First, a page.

When the Energy Information Administration unveils its annual long-term energy outlook on Wednesday, it's fair to say that nearly everyone will find something to love.
The report should predict that U.S. oil and gas production will continue to grow rapidly through the use of hydraulic fracturing and horizontal drilling, while renewables will also grow, though possibly at a slower pace. The only loser will be coal, if current trends are any indication.
EIA always acknowledges the outlook is speculative and later will publish an expanded version that explores numerous alternatives.
Still, this year's projections out to 2040 should extend the sense that the domestic energy renaissance is here to stay.
It will be good news for President Barack Obama, who is getting a lot of free advice these days from the energy, natural security and environmental lobbies.
He won a second term on a middle-ground platform that rejected big expansions of drilling on federal lands and waters and embraced modest clean energy and climate change action.
Expansions of natural gas and oil on private lands and in the Gulf of Mexico have run domestic oil production to 14-year highs.
That news does little to upend his stance that the oil and gas industry is doing just fine without opening up areas that will only stir up fights with environmental groups and local opponents.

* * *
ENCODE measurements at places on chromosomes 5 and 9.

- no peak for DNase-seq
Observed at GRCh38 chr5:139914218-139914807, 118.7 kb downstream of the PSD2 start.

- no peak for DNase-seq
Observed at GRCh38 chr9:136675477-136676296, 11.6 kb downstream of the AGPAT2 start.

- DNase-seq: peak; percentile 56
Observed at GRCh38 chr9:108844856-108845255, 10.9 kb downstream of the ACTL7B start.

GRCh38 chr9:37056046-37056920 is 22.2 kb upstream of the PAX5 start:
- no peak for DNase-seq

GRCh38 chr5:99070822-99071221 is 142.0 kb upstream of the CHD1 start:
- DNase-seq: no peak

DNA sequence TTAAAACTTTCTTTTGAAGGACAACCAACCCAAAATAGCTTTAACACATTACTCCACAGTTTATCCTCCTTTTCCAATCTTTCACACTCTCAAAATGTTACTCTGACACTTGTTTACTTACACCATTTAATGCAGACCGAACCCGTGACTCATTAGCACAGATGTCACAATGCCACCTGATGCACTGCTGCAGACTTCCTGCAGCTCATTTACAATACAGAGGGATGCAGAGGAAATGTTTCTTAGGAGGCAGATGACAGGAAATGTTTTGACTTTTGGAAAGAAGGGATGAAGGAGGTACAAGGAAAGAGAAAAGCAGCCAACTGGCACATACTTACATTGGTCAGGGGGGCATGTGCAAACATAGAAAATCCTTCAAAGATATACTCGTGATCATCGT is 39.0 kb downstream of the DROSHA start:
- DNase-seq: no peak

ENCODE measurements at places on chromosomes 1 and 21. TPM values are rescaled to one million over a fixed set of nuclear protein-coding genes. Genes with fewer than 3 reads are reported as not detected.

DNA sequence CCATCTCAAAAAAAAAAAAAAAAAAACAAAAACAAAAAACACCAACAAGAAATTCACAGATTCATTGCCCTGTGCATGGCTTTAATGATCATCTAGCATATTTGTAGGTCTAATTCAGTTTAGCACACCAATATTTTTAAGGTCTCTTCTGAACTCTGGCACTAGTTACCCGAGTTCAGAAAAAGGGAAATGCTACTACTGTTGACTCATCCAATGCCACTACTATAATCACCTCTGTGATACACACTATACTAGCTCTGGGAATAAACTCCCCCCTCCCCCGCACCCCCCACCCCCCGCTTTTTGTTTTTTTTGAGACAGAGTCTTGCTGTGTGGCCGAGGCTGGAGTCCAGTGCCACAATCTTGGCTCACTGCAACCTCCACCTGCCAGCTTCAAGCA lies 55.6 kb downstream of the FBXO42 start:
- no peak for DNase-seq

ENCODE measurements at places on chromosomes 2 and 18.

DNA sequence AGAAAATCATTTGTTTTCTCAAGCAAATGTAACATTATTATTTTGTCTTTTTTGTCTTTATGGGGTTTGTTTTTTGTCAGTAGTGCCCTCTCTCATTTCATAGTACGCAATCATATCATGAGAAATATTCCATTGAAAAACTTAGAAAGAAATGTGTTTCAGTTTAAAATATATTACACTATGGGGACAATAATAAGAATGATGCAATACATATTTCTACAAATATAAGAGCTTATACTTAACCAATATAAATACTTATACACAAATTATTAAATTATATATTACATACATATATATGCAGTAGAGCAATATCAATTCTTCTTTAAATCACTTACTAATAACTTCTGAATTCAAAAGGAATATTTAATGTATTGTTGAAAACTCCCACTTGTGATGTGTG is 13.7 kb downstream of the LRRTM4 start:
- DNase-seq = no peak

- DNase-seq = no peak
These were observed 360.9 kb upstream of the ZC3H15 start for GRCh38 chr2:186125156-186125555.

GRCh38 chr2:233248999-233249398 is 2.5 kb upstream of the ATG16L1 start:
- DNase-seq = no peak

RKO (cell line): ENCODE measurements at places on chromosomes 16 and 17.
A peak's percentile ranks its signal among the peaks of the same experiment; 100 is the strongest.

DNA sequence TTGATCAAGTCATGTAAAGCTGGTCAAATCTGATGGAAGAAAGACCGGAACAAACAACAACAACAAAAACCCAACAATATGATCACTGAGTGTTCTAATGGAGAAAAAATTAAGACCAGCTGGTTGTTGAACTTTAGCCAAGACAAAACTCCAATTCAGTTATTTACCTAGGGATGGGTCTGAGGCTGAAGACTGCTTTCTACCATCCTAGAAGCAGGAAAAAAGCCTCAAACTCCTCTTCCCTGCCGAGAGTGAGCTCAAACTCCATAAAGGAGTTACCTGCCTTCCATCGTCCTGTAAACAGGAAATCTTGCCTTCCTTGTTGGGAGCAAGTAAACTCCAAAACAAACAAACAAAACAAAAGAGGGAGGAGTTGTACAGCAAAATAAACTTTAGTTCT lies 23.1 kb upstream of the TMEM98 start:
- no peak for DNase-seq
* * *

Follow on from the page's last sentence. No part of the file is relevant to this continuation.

EIA predicted last year that domestic oil output would range up to 7.8 million barrels a day by 2035 -- but the industry appears to be racing well ahead of that trend line. Oil companies produced 6.5 million barrels a day just last month.
Natural gas production should also see strong projections, ones that could stir the fight over hydraulic fracturing regulation and gas exports. But big numbers also give room for Obama to pursue pollution regulations on coal-fired plants and meet his carbon reduction pledges.
The outlook for renewables will be more variable, because of the sector's reliance at least in part on government support and state renewable energy requirements.
Obama has been a strong backer of a renewal of the wind Production Tax Credit, and an outlook that says renewables could expand with continued government support will embolden him and the green energy business lobby to push it through Congress.
Nuclear should remain a side player, bigger than renewables in terms of electricity but still behind gas and coal. If gas supplies show no signs of contracting and electricity demand remains flat, nuclear has limited room to grow.
That leaves coal. Coal is getting more expensive to mine and plant owners are expected to retire old, dirty plants rather than bring them up to new pollution standards, much less build new plants. If anything, EIA could steepen its predicted reduction of coal's share of domestic electricity production.
What does all this add up to? Mostly likely, an endorsement of the status quo. Energy policy gets the most attention during a time of shortage, and EIA should have little evidence of that.